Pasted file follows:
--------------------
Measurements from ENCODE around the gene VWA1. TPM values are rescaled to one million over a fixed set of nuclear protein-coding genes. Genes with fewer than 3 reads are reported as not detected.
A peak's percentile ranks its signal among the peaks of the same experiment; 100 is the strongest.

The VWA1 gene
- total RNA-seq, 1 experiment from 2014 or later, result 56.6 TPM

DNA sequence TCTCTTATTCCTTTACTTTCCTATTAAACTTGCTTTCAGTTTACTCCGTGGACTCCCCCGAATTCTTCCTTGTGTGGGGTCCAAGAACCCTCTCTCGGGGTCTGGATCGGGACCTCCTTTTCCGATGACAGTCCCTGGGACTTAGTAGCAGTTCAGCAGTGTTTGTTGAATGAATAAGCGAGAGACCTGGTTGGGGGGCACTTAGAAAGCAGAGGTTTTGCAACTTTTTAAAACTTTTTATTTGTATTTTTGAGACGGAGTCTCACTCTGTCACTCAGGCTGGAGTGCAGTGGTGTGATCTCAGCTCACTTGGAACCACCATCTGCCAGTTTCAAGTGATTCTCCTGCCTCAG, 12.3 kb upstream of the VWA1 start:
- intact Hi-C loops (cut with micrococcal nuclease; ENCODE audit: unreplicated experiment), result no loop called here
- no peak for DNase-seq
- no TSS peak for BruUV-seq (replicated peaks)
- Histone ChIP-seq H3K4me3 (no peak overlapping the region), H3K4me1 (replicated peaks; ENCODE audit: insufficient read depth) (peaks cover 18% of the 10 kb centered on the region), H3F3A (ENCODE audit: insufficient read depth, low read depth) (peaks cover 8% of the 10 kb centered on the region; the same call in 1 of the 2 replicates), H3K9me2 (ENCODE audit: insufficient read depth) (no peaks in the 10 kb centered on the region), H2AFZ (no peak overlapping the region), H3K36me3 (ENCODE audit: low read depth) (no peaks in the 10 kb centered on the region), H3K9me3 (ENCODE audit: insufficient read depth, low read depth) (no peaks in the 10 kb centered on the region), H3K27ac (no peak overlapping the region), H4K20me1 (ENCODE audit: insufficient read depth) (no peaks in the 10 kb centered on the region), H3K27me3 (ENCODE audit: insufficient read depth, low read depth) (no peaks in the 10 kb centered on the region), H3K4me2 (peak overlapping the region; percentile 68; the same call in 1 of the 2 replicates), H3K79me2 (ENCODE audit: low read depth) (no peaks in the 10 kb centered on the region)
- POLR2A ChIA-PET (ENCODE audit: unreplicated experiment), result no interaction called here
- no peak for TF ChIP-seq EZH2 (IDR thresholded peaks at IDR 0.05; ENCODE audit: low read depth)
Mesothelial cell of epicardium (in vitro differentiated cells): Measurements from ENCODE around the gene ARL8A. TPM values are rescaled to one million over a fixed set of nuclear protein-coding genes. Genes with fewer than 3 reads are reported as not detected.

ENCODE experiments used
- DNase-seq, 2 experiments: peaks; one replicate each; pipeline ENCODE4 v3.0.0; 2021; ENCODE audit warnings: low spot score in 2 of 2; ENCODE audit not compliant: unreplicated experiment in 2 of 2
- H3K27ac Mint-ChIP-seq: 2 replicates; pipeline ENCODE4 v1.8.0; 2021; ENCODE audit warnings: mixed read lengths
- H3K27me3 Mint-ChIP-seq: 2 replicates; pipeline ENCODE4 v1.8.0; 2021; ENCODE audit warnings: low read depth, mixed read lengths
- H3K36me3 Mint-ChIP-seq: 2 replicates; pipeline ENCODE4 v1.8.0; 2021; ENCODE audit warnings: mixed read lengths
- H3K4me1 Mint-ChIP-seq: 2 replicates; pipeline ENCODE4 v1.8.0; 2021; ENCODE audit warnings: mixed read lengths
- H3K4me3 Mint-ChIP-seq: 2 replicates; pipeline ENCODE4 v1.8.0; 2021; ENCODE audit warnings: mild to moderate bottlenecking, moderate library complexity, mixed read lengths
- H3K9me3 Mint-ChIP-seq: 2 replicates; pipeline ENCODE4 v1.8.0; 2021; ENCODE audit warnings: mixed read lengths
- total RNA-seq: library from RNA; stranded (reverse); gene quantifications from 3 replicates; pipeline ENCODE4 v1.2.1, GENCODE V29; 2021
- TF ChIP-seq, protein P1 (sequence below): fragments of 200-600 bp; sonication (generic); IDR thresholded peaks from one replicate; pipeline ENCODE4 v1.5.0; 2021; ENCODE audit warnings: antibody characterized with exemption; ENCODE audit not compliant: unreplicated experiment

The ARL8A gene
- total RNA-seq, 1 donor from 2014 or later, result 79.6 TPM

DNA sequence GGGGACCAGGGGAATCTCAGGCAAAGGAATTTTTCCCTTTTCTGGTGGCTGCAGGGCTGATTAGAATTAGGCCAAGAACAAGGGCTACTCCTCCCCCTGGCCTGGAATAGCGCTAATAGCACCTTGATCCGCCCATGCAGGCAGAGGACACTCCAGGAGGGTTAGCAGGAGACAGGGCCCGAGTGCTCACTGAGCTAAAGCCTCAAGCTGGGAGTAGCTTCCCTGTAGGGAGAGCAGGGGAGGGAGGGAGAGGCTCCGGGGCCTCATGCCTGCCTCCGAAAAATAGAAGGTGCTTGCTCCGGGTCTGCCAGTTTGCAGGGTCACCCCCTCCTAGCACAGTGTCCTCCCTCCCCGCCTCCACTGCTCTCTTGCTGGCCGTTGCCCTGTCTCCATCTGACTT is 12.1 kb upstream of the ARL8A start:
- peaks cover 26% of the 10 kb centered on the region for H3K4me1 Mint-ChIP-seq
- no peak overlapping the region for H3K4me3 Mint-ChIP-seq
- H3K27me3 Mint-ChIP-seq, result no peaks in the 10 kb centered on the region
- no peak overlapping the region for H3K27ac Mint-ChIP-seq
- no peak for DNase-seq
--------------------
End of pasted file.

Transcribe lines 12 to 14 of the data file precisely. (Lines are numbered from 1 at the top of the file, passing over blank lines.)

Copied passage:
Mesothelial cell of epicardium (in vitro differentiated cells): Measurements from ENCODE around the gene ARL8A. TPM values are rescaled to one million over a fixed set of nuclear protein-coding genes. Genes with fewer than 3 reads are reported as not detected.

ENCODE experiments used
- DNase-seq, 2 experiments: peaks; one replicate each; pipeline ENCODE4 v3.0.0; 2021; ENCODE audit warnings: low spot score in 2 of 2; ENCODE audit not compliant: unreplicated experiment in 2 of 2